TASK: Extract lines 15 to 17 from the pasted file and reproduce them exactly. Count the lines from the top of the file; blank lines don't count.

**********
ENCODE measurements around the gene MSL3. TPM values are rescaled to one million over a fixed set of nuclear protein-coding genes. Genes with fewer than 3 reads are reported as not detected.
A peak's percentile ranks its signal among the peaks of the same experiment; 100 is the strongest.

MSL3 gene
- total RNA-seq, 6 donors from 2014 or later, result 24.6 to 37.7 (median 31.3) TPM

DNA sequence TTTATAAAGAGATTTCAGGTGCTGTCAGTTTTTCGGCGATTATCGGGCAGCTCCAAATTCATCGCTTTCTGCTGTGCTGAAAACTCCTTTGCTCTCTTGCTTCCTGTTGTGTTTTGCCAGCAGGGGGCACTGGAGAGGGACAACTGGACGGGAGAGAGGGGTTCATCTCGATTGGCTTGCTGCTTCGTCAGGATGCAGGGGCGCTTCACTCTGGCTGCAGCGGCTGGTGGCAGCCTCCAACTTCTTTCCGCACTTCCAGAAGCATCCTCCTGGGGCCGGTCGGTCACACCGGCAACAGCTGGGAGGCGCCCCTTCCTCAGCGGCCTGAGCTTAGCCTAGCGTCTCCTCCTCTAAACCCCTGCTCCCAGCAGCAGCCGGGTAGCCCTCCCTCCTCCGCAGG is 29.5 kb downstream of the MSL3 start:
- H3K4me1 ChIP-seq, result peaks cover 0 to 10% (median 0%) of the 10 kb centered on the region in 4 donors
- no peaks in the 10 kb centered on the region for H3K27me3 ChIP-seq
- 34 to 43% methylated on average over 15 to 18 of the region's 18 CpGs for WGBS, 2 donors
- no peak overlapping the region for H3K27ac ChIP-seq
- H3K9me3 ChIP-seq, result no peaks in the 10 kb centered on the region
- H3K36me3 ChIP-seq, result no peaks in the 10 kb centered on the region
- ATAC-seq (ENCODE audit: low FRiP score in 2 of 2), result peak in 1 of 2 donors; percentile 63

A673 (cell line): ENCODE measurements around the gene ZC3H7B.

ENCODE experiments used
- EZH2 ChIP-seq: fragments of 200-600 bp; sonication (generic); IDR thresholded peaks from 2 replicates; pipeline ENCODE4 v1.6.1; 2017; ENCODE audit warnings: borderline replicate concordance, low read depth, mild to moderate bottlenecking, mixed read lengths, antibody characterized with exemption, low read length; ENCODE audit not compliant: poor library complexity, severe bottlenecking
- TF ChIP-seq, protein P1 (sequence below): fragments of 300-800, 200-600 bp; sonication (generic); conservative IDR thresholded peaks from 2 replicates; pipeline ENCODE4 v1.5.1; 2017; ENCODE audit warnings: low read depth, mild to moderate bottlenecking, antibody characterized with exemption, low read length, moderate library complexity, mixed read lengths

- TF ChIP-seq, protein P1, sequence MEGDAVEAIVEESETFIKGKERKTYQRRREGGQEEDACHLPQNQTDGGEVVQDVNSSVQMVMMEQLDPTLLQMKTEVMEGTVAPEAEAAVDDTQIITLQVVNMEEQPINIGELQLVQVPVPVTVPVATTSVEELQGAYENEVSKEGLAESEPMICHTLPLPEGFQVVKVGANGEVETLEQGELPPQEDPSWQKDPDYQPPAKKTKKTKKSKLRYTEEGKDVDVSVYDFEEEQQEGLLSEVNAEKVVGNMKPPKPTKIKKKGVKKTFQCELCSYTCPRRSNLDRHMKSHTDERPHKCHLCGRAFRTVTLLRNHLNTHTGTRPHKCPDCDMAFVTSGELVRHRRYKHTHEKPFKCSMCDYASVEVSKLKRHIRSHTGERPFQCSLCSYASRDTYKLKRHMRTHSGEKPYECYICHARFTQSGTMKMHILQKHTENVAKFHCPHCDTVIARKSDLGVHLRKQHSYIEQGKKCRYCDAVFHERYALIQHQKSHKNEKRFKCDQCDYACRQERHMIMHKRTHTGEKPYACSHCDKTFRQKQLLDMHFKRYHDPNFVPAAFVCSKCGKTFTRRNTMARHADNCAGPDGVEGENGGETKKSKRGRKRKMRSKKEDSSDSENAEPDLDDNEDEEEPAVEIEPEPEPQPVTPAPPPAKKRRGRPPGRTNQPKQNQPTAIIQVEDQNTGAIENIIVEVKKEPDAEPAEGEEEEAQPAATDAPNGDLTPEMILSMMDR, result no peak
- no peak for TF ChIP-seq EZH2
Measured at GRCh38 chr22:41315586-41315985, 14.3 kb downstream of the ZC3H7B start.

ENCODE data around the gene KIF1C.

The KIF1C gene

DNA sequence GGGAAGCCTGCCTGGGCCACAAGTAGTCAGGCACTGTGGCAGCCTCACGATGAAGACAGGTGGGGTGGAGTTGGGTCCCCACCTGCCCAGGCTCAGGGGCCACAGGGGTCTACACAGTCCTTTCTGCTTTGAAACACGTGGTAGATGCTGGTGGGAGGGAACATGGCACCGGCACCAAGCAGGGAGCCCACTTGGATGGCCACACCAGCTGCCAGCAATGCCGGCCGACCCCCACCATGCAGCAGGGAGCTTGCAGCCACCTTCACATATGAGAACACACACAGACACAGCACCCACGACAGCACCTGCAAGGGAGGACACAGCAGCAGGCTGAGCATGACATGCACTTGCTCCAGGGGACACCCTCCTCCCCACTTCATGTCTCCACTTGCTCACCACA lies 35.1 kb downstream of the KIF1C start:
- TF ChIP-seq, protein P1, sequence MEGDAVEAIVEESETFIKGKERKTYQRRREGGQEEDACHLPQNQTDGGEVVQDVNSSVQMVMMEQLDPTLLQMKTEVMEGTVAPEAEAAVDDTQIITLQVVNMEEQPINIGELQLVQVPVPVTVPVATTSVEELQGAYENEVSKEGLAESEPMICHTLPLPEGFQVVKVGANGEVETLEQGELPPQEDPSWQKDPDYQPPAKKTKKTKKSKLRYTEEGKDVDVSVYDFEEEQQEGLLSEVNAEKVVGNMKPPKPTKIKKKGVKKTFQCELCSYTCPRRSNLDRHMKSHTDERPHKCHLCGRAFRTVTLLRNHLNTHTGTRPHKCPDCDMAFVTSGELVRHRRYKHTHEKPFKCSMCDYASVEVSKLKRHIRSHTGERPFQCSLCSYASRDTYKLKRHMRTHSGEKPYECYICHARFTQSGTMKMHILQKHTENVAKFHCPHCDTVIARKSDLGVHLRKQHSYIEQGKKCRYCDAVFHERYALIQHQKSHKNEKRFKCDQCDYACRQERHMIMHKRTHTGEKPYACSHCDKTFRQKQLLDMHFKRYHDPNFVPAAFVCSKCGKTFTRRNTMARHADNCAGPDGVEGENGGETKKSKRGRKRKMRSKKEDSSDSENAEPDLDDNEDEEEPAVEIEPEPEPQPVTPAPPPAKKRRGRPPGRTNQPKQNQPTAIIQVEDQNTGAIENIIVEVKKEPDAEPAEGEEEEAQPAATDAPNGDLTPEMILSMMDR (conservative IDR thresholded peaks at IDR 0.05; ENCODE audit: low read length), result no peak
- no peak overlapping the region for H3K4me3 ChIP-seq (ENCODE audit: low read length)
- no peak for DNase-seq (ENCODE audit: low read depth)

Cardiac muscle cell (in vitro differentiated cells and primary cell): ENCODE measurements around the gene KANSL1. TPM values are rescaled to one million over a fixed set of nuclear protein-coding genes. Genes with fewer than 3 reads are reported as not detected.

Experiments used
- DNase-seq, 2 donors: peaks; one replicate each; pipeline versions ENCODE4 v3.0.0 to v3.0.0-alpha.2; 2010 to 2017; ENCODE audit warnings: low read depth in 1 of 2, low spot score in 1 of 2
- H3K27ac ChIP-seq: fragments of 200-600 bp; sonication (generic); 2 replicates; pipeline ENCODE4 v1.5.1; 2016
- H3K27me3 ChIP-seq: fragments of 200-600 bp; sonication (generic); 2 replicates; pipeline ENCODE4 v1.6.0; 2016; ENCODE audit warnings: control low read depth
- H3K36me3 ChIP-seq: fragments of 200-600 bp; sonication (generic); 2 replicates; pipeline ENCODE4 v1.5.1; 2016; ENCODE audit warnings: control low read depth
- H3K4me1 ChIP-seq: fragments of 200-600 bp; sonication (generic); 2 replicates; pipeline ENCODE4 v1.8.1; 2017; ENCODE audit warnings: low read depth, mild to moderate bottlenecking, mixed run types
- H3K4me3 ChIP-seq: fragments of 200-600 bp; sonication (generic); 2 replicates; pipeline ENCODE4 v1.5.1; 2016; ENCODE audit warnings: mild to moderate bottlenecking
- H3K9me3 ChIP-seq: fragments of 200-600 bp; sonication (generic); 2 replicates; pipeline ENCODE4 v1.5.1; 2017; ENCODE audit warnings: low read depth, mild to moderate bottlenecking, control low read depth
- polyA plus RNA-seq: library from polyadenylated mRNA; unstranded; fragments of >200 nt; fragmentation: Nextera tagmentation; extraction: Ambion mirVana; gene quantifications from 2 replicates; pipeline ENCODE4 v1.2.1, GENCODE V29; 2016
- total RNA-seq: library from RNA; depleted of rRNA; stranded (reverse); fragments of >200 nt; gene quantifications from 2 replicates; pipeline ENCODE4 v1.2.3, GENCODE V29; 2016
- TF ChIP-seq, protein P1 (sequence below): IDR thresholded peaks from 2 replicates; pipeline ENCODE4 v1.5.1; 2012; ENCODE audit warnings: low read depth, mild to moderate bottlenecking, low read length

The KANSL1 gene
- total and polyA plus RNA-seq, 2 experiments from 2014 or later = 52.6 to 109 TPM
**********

- EZH2 ChIP-seq: fragments of 200-600 bp; sonication (generic); IDR thresholded peaks from 2 replicates; pipeline ENCODE4 v1.6.1; 2017; ENCODE audit warnings: borderline replicate concordance, low read depth, mild to moderate bottlenecking, mixed read lengths, antibody characterized with exemption, low read length; ENCODE audit not compliant: poor library complexity, severe bottlenecking
- TF ChIP-seq, protein P1 (sequence below): fragments of 300-800, 200-600 bp; sonication (generic); conservative IDR thresholded peaks from 2 replicates; pipeline ENCODE4 v1.5.1; 2017; ENCODE audit warnings: low read depth, mild to moderate bottlenecking, antibody characterized with exemption, low read length, moderate library complexity, mixed read lengths

- TF ChIP-seq, protein P1, sequence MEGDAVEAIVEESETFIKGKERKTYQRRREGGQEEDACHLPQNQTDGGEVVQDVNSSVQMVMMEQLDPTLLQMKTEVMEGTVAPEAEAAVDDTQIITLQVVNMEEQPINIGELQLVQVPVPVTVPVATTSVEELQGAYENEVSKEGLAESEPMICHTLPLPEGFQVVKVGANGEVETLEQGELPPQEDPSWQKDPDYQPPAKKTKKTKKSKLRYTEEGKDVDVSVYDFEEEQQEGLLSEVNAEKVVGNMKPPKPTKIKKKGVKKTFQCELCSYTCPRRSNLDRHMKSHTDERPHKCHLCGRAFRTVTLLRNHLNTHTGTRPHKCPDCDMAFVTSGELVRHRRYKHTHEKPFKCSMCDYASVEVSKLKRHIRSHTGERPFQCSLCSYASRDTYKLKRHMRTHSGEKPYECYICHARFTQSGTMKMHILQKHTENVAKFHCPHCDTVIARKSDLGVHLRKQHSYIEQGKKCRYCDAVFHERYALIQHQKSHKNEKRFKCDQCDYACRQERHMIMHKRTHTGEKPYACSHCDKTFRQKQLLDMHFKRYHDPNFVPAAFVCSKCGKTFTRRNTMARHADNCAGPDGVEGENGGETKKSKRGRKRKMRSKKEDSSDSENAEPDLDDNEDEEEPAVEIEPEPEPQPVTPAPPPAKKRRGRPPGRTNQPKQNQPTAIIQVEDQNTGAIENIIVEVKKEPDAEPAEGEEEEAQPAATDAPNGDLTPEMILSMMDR, result no peak